Is it better, as an author, to make a solid $50,000 on a book and have a tremendous success in the marketplace?

Or is it better to get a $2 million advance on a book and have it die on the vine of public prosperity and to have it slashed by the critics?

Is success for an author measured in popularity or by the pocketbook?


  1. I think long term success is about doing well in the marketplace. One good book will lead to another – people will buy it because they want to buy the book by their new beloved author. It can even extend to children – a lot of people bought the books of the one son of Jonathan and Faye Kellerman just on name alone.

  2. That’s an excellent point, Gordon.
    Reputation and reliability should be more important than, say, padding a bottom line. Authors are required to be business people, but there seems something unseemly to me about accepting incredible sums of money before the talent has been proven in the marketplace.
    The risk to life and further limb is dangerous for the amateur author.
    Once that money is paid, though, many authors would find it hard to argue with that sort of financial success.
    Unfortunately, others still find the “three book deal” embedded in the terms of that first contract appealing.
    Beware, though, because those “additional” books are actually stifling � and bad business — for the author because it forces a false clinging-to of the publisher of the first work. Publishers are not required to publish you and they have more ways to punish you and to not publish you than you do in return.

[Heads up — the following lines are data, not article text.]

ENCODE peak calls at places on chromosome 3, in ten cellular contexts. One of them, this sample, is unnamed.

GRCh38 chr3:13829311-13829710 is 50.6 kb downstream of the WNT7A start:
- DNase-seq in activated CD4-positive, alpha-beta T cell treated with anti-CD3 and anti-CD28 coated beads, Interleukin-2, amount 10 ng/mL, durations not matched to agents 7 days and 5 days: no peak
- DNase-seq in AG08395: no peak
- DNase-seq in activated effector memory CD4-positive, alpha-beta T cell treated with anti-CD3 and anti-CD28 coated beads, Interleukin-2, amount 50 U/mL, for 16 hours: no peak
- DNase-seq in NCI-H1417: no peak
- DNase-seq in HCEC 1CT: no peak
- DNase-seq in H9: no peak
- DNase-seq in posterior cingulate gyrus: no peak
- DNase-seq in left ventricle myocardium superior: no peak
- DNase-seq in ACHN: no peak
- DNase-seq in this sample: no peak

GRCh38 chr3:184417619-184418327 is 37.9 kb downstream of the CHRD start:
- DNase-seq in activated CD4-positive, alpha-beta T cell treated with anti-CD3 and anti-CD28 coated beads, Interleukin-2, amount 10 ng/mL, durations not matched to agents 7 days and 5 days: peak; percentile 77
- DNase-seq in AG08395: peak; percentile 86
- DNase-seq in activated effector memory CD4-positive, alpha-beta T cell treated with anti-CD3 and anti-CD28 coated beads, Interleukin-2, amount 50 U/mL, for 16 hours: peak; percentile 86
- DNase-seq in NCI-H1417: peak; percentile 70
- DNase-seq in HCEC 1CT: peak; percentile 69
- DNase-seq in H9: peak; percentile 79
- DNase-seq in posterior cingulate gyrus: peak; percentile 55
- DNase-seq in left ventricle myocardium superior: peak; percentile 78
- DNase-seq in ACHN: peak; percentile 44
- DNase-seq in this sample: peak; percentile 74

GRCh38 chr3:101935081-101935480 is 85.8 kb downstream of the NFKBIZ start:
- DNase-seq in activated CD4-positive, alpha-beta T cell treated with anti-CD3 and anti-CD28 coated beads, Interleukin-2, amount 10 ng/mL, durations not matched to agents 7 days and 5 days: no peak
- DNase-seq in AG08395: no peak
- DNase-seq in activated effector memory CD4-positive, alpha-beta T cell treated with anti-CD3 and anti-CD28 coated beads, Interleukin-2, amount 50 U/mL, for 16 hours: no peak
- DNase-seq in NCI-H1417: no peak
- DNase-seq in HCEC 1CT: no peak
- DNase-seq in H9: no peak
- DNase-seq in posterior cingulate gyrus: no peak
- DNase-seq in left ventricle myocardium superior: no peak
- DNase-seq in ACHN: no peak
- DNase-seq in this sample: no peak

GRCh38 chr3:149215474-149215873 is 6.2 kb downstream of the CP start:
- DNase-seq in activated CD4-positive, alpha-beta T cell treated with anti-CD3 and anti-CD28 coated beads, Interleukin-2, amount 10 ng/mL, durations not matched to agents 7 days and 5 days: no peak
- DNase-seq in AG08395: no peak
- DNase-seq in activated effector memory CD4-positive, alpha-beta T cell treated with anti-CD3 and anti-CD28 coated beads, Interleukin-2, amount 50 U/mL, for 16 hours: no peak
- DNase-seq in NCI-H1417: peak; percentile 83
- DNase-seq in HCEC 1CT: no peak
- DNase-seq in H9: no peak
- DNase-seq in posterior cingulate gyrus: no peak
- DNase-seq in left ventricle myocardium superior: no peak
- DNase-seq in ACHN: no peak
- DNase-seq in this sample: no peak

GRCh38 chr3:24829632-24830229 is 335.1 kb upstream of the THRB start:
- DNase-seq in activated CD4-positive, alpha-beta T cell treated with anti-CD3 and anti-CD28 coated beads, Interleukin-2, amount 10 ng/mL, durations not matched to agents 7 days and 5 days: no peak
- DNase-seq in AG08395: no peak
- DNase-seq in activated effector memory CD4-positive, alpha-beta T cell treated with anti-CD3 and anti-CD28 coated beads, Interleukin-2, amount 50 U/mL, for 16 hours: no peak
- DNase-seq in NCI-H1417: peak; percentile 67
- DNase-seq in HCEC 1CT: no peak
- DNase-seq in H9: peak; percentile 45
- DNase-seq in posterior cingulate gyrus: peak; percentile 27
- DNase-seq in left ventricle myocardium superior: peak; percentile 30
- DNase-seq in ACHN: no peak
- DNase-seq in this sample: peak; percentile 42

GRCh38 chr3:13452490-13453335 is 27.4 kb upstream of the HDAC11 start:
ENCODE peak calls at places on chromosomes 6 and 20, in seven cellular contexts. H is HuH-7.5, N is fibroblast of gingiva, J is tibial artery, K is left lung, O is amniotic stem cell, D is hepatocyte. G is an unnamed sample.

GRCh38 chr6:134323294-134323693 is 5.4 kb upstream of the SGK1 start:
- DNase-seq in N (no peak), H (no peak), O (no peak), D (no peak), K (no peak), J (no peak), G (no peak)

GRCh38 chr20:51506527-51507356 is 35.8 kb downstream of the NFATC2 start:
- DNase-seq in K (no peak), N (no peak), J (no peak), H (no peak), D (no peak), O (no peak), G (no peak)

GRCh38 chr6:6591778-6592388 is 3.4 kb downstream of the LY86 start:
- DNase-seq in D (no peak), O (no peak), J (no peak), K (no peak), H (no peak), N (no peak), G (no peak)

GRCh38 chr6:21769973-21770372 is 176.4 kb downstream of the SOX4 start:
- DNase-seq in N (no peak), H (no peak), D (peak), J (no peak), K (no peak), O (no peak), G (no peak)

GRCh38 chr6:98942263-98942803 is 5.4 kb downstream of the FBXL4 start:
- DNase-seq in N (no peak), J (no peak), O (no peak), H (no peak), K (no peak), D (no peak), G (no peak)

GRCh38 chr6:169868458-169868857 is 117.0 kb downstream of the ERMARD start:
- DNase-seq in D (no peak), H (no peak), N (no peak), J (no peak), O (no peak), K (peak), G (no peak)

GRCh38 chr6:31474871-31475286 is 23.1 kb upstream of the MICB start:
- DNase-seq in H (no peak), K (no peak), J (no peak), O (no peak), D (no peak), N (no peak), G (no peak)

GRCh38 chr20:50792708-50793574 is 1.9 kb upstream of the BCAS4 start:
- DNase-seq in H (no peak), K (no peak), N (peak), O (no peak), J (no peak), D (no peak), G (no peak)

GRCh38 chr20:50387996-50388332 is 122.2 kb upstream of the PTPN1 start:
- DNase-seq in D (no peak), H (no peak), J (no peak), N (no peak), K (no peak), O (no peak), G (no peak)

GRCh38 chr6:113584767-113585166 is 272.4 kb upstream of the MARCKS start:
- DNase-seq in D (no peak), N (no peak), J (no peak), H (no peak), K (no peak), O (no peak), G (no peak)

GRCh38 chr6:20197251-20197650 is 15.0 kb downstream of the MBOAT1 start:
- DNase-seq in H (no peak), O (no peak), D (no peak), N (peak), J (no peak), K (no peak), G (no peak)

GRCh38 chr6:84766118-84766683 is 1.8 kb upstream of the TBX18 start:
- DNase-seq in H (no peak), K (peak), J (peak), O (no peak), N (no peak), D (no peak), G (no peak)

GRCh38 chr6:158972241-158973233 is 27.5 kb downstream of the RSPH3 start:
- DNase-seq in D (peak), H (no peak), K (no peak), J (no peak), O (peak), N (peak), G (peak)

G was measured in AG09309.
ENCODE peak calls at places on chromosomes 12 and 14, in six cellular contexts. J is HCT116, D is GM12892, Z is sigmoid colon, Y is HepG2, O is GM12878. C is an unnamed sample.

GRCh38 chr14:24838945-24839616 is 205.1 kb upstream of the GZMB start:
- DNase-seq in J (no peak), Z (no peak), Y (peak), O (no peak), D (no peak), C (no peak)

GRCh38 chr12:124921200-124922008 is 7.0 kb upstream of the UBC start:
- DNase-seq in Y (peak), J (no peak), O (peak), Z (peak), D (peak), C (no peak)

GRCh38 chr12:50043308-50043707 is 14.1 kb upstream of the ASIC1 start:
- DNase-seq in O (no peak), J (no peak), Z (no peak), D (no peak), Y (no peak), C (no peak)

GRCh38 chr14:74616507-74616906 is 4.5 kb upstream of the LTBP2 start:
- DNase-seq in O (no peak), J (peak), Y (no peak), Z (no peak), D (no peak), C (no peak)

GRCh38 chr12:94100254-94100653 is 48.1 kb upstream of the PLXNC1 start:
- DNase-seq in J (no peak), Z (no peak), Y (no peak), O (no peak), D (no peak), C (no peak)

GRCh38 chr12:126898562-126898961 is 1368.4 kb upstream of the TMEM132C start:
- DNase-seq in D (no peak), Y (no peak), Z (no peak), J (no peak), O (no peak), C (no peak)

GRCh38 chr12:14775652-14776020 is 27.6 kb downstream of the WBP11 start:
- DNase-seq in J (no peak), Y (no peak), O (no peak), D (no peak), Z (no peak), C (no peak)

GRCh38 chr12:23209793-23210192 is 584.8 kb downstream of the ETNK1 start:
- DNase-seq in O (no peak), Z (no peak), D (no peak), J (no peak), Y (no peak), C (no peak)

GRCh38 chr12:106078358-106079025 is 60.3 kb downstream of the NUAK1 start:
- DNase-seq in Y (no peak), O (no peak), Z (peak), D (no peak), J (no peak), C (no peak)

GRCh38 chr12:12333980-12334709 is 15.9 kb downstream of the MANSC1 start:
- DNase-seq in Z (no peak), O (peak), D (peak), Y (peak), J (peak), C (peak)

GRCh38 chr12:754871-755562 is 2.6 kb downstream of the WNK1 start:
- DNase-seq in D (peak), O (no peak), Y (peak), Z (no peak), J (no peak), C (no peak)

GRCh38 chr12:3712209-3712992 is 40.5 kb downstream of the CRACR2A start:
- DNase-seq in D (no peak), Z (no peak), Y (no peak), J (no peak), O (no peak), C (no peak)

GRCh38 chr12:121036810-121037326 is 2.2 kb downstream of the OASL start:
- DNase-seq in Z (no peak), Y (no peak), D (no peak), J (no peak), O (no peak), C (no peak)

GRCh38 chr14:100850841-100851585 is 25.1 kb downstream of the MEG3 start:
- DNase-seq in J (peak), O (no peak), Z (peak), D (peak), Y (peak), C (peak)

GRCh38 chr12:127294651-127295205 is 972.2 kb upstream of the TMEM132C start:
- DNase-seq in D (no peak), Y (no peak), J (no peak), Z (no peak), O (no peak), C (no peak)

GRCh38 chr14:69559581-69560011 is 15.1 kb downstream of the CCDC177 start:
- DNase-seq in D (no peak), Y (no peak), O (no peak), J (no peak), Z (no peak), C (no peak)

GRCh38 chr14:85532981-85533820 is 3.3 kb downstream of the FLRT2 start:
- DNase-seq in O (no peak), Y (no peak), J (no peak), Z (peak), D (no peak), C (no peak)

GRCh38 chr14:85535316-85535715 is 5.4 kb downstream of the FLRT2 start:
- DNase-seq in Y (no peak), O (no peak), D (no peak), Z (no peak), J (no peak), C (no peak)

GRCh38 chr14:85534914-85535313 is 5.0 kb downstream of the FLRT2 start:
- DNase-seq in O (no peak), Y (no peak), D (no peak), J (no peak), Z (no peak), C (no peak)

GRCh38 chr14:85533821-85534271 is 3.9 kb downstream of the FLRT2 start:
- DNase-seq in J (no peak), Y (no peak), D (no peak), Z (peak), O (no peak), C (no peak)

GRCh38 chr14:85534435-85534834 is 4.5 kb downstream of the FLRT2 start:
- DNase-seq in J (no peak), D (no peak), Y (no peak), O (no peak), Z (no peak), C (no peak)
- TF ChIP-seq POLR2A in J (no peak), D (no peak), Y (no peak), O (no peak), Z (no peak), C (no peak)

I’m all for signing multi-book deals as long as they are all separate contracts with proper advances against royalties and are not based on performance issues to be paid and they are not “free look” deals the publisher can either accept or sit on for a period of time.
    Publishers have to pay to play on every book and that means no free, boilerplate, multi-book �looks� that will dissolve at the first indicator of financial ruin on either side.
    “Book by book” is how all publishing contracts should be mastered in order to be the fairest to one and all.

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